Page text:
‘War Criminal’ Deported as U.S. ‘War on Guns’ Criminals Continue to Evade Justice
Article first appeared on Ammoland.com
U.S.A. – -(Ammoland.com)- “U.S. Immigration and Customs Enforcement (ICE) Enforcement and Removal Operations (ERO) removed a 95-year-old former Nazi concentration camp guard to Germany,” a Sunday ICE press release reported. “Friedrich Karl Berger, a German citizen, participated in Nazi-sponsored persecution while serving in 1945 as an armed guard of concentration camp prisoners in the Neuengamme Concentration Camp system (Neuengamme).”
What they could pin on him was basically that he guarded prisoners, under horrible conditions where many died, to keep them from escaping, and that he never asked for a transfer. He’s not accused of killing anyone or torturing anyone. Left unsaid is that a 20-year-old who refused would have expected a firing squad as his “reward,” and that the only places to transfer to, like the Russian front, would have more than likely been suicide assignments.
It’s easy to judge, but it’s not clear that those who are quick to do so would have made more selfless choices under the same set of life experiences and circumstances. More likely, our latter-day Bolsheviks and brown shirts that we see setting fires and bullying intimidated diners into raising fists and taking knees would have assumed such camp duties — and more — with sadistic relish.
But I’m not here to rally a defense for the hapless Herr Berger, whose fate now rests with the heirs to the Third Reich in a new government headed by a former “almost comfortable” East German.
The reason I picked this story is that it opens the door to, if not “war criminals,” then to “war on guns” criminals.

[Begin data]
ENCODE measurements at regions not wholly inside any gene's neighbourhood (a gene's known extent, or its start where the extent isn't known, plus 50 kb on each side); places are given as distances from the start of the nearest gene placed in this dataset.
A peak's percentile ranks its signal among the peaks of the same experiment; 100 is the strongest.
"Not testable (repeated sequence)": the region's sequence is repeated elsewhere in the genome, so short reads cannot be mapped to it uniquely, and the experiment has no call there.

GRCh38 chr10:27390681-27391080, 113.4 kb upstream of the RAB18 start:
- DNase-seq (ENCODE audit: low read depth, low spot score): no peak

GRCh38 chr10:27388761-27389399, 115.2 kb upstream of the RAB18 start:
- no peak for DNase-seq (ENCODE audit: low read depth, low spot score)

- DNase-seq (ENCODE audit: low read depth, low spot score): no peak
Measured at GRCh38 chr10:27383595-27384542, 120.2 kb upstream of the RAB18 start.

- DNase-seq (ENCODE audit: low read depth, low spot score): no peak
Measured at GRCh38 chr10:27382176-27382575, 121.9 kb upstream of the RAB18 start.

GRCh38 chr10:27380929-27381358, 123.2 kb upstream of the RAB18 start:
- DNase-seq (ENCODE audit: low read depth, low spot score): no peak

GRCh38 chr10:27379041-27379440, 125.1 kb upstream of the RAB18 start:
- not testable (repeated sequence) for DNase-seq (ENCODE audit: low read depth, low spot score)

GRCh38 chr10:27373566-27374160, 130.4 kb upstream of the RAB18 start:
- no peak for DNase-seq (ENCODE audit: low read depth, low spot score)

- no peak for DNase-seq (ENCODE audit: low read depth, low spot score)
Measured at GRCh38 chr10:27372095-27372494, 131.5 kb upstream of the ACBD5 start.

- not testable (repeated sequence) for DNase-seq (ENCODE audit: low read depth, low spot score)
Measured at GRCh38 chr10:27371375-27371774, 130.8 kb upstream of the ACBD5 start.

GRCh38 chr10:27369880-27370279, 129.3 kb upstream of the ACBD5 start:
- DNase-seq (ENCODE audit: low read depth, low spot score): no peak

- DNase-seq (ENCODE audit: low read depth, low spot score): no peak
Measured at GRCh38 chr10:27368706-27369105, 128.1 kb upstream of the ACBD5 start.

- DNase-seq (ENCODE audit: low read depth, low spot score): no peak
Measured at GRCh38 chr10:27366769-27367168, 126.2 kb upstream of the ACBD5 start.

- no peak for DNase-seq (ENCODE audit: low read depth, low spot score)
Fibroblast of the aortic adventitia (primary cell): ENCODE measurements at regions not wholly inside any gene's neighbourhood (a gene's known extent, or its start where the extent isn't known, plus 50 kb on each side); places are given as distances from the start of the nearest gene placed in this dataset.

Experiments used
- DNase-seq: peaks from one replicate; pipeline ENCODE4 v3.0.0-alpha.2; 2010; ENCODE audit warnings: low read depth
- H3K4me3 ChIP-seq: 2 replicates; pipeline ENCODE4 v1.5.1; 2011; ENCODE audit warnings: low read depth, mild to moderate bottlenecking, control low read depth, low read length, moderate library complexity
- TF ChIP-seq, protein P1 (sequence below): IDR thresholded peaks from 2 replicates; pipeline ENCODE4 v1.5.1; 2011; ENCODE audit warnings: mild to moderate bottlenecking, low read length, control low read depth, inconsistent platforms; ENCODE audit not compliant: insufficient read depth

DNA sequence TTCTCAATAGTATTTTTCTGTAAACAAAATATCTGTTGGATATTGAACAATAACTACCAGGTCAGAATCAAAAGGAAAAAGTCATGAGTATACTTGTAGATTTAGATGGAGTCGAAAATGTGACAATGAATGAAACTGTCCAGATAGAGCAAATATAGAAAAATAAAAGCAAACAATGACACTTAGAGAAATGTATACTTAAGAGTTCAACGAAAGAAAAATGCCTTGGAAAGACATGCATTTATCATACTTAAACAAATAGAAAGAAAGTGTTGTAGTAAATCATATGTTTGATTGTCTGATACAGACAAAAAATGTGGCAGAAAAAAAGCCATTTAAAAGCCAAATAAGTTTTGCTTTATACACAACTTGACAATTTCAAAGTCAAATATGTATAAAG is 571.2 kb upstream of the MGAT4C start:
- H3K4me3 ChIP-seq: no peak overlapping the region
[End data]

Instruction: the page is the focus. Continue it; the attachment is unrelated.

“Berger’s removal demonstrates the Department of Justice’s and its law enforcement partners’ commitment to ensuring that the United States is not a safe haven for those who have participated in Nazi crimes against humanity and other human rights abuses,” Acting Attorney General Monty Wilkinson beamed.
Now there’s a name I haven’t heard in a while. And there’s a name that could have shed much light on DOJ’s “commitments” to get to the bottom of uncounted human rights abuses and literal violent deaths a lot closer in time and to home.
“Emails Show How ‘Fast And Furious’ Ambush News Unfolded At Justice Dept.,” NPR reported in January 2012. Things were happening quickly. “Top men” were being informed to get a handle on things, to find out what happened, and to make decisions on what to do. Of special interest:
The email messages show the former top federal prosecutor in Arizona, Dennis Burke, notifying an aide to Holder via email on Dec. 15, 2010, that agent Brian Terry had been wounded and died. “Tragic,” responds the aide, Monty Wilkinson. “I’ve alerted the AG, the acting Deputy Attorney General…” Only a few minutes later, Wilkinson emailed again, saying, “Please provide any additional details as they become available to you.” Burke then delivered another piece of bad news: “The guns found in the desert near the murder [sic] … officer connect back to the investigation we were going to talk about — they were AK-47s purchased at a Phoenix gun store.”
Here’s the takeaway:
“I’ve alerted the AG…”
That and Wilkinson asked for details from the DOJ official who later, per Sen. Chuck Grassley, leaked and lied to undermine Fast and Furious whistleblower John Dodson.